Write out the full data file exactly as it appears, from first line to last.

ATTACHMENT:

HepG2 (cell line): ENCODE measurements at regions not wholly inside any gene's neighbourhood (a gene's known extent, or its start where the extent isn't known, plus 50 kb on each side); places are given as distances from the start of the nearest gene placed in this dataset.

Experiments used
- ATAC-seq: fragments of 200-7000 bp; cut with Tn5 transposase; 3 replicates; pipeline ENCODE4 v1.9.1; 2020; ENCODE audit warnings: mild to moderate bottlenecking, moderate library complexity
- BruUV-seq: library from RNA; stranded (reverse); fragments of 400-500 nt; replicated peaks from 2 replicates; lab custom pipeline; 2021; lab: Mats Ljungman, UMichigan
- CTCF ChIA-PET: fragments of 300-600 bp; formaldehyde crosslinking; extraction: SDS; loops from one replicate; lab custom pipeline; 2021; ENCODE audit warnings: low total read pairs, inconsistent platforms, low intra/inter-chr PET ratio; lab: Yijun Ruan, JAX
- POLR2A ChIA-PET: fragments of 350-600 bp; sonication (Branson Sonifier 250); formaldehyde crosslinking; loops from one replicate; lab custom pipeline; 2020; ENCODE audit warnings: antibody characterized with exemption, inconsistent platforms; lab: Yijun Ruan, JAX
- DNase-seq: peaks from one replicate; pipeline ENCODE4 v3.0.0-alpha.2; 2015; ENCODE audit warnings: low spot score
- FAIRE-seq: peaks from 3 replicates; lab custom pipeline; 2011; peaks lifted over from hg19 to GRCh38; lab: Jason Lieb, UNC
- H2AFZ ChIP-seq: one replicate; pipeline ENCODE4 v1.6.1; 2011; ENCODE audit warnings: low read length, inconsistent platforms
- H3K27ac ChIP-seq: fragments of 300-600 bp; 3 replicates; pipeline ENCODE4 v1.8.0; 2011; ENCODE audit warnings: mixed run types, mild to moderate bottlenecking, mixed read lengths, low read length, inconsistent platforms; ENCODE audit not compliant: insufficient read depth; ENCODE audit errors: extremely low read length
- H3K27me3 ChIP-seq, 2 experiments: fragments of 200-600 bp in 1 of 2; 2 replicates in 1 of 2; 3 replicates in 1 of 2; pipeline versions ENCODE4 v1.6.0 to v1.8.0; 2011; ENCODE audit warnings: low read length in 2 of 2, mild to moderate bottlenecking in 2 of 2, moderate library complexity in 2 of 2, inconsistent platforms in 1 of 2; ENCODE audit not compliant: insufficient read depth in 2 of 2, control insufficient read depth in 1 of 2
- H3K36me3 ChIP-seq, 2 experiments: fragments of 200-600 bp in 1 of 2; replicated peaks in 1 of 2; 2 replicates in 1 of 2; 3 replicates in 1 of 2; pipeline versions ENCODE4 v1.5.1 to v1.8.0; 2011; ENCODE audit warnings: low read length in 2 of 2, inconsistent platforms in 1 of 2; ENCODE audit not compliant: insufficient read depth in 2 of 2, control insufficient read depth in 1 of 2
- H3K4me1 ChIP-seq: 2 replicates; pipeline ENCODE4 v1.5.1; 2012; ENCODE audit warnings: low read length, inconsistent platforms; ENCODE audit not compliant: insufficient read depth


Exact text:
HepG2 (cell line): ENCODE measurements at regions not wholly inside any gene's neighbourhood (a gene's known extent, or its start where the extent isn't known, plus 50 kb on each side); places are given as distances from the start of the nearest gene placed in this dataset.

Experiments used
- ATAC-seq: fragments of 200-7000 bp; cut with Tn5 transposase; 3 replicates; pipeline ENCODE4 v1.9.1; 2020; ENCODE audit warnings: mild to moderate bottlenecking, moderate library complexity
- BruUV-seq: library from RNA; stranded (reverse); fragments of 400-500 nt; replicated peaks from 2 replicates; lab custom pipeline; 2021; lab: Mats Ljungman, UMichigan
- CTCF ChIA-PET: fragments of 300-600 bp; formaldehyde crosslinking; extraction: SDS; loops from one replicate; lab custom pipeline; 2021; ENCODE audit warnings: low total read pairs, inconsistent platforms, low intra/inter-chr PET ratio; lab: Yijun Ruan, JAX
- POLR2A ChIA-PET: fragments of 350-600 bp; sonication (Branson Sonifier 250); formaldehyde crosslinking; loops from one replicate; lab custom pipeline; 2020; ENCODE audit warnings: antibody characterized with exemption, inconsistent platforms; lab: Yijun Ruan, JAX
- DNase-seq: peaks from one replicate; pipeline ENCODE4 v3.0.0-alpha.2; 2015; ENCODE audit warnings: low spot score
- FAIRE-seq: peaks from 3 replicates; lab custom pipeline; 2011; peaks lifted over from hg19 to GRCh38; lab: Jason Lieb, UNC
- H2AFZ ChIP-seq: one replicate; pipeline ENCODE4 v1.6.1; 2011; ENCODE audit warnings: low read length, inconsistent platforms
- H3K27ac ChIP-seq: fragments of 300-600 bp; 3 replicates; pipeline ENCODE4 v1.8.0; 2011; ENCODE audit warnings: mixed run types, mild to moderate bottlenecking, mixed read lengths, low read length, inconsistent platforms; ENCODE audit not compliant: insufficient read depth; ENCODE audit errors: extremely low read length
- H3K27me3 ChIP-seq, 2 experiments: fragments of 200-600 bp in 1 of 2; 2 replicates in 1 of 2; 3 replicates in 1 of 2; pipeline versions ENCODE4 v1.6.0 to v1.8.0; 2011; ENCODE audit warnings: low read length in 2 of 2, mild to moderate bottlenecking in 2 of 2, moderate library complexity in 2 of 2, inconsistent platforms in 1 of 2; ENCODE audit not compliant: insufficient read depth in 2 of 2, control insufficient read depth in 1 of 2
- H3K36me3 ChIP-seq, 2 experiments: fragments of 200-600 bp in 1 of 2; replicated peaks in 1 of 2; 2 replicates in 1 of 2; 3 replicates in 1 of 2; pipeline versions ENCODE4 v1.5.1 to v1.8.0; 2011; ENCODE audit warnings: low read length in 2 of 2, inconsistent platforms in 1 of 2; ENCODE audit not compliant: insufficient read depth in 2 of 2, control insufficient read depth in 1 of 2
- H3K4me1 ChIP-seq: 2 replicates; pipeline ENCODE4 v1.5.1; 2012; ENCODE audit warnings: low read length, inconsistent platforms; ENCODE audit not compliant: insufficient read depth